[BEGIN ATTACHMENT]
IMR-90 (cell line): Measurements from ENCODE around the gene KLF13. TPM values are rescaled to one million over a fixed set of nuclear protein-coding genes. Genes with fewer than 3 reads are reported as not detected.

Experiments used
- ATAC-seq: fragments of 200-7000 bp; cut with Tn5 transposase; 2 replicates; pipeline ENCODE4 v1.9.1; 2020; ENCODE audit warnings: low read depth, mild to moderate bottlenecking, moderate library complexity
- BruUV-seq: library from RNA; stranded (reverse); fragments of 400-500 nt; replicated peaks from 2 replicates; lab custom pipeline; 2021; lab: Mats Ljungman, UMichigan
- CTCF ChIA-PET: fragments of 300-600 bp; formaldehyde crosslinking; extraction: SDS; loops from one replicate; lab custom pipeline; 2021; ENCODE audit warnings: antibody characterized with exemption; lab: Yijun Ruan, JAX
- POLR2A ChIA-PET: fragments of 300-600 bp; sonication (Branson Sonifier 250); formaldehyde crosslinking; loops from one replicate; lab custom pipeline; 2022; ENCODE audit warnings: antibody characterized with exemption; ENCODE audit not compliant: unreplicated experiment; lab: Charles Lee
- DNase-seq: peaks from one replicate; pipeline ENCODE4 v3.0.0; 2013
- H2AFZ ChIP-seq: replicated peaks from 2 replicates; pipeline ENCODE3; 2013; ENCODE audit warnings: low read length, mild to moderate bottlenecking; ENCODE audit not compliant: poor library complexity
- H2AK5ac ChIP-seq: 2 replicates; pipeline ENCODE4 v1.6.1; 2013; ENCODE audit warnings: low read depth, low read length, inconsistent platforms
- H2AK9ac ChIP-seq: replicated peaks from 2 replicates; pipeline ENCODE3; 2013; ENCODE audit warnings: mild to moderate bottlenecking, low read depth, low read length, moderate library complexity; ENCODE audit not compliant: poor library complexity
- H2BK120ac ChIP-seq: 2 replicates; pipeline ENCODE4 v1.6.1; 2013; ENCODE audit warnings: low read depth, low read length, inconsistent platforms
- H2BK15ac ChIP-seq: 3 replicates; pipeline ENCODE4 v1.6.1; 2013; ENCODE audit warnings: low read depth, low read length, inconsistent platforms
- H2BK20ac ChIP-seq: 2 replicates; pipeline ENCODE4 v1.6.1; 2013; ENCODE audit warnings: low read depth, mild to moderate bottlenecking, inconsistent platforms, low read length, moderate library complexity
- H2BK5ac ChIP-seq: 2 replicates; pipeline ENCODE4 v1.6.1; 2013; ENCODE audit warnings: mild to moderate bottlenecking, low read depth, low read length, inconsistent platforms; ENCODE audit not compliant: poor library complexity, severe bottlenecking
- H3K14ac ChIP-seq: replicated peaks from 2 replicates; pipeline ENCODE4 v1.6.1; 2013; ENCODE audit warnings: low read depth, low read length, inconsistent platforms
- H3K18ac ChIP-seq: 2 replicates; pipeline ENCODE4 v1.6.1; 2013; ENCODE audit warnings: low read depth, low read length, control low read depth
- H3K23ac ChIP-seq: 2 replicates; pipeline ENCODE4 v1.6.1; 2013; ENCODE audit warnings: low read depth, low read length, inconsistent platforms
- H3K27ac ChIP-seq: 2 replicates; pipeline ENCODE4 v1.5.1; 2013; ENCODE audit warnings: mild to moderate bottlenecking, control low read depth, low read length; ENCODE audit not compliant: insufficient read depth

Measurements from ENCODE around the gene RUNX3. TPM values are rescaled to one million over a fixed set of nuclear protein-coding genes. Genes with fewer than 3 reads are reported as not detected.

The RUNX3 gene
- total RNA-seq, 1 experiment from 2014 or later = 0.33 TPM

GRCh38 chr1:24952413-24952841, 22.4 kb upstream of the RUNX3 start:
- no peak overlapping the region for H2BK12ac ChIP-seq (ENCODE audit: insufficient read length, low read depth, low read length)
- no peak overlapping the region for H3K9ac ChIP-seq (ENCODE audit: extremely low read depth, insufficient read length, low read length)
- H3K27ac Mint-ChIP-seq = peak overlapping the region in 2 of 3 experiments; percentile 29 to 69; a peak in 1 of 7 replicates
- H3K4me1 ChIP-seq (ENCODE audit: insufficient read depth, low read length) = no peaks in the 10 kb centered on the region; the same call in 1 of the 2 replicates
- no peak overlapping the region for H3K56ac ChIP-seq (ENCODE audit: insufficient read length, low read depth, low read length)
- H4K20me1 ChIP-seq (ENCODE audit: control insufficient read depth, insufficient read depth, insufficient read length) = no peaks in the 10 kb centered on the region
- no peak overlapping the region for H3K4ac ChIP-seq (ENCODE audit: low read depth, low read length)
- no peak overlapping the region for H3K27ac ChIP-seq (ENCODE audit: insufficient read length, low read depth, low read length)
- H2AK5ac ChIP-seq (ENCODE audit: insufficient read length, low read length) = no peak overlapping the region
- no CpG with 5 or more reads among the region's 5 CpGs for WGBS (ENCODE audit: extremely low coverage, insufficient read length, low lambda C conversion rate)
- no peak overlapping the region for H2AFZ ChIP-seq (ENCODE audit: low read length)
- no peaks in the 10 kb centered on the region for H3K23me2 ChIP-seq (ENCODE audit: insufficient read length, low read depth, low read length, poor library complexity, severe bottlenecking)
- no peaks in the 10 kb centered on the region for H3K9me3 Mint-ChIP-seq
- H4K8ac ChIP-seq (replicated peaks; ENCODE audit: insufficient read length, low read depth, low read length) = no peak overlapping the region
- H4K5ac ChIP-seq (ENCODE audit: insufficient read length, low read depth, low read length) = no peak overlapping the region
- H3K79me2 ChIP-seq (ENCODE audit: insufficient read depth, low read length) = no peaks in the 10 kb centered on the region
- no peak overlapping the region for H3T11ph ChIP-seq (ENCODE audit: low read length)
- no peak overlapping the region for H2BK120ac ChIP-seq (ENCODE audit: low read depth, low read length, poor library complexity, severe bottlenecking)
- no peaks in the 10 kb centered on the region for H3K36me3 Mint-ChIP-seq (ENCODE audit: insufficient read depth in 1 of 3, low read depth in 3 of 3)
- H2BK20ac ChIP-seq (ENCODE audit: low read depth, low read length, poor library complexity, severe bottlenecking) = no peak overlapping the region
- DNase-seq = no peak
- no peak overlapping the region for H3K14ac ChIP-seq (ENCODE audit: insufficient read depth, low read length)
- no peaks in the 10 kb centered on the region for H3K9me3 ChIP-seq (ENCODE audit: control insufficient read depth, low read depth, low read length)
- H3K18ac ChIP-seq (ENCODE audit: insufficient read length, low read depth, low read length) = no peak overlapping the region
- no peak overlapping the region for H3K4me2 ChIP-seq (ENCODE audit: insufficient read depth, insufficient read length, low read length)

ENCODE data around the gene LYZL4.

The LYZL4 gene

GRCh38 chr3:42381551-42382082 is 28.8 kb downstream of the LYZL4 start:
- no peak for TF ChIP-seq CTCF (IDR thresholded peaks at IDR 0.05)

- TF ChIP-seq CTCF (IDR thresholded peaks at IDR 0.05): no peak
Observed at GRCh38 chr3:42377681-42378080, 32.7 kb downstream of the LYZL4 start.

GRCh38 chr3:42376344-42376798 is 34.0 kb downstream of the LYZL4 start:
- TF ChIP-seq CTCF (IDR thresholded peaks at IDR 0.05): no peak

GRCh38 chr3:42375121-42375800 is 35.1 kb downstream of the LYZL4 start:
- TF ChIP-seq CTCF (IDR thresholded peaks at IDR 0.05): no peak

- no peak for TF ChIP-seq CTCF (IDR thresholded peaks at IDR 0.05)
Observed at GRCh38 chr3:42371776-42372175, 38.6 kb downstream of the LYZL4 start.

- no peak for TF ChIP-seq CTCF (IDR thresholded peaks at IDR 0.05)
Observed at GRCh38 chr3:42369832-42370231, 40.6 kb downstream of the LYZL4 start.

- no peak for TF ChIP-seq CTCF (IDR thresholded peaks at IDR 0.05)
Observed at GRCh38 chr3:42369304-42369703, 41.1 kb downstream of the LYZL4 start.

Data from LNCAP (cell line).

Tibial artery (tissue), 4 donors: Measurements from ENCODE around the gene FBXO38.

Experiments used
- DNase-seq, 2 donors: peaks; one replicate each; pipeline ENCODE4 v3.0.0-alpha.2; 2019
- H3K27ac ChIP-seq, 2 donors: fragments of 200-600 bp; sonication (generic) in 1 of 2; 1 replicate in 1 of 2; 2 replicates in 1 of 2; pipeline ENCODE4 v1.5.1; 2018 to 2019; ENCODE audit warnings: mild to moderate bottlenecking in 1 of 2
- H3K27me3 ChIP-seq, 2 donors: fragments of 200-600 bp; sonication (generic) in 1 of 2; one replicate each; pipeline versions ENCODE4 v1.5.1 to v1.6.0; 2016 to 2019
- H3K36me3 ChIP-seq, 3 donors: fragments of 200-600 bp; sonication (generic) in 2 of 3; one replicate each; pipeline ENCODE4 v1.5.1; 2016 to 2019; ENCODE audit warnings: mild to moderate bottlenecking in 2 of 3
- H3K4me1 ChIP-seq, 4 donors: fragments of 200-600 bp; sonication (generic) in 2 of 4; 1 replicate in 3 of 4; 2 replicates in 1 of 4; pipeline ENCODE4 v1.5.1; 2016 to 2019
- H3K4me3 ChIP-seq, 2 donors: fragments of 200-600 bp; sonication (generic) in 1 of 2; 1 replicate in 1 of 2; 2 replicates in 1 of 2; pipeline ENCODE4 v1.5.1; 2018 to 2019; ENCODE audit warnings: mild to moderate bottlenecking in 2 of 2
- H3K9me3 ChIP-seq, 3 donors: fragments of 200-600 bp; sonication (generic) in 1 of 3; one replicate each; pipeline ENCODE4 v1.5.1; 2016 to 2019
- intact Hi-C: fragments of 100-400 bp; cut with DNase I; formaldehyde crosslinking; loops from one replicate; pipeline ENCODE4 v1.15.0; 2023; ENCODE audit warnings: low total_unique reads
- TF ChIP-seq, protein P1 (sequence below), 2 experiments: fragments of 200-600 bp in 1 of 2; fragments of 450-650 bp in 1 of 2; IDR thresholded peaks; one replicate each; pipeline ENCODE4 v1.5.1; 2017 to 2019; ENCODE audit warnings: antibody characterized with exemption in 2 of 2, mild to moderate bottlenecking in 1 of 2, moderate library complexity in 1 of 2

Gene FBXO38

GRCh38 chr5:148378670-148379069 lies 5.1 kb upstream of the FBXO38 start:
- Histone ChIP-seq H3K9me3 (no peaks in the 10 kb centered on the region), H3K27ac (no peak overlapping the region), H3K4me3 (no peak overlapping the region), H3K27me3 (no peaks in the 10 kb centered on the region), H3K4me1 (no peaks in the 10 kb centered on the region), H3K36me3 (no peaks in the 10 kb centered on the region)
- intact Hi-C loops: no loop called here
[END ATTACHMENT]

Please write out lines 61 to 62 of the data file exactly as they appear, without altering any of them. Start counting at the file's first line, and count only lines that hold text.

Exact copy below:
Observed at GRCh38 chr3:42369832-42370231, 40.6 kb downstream of the LYZL4 start.

- no peak for TF ChIP-seq CTCF (IDR thresholded peaks at IDR 0.05)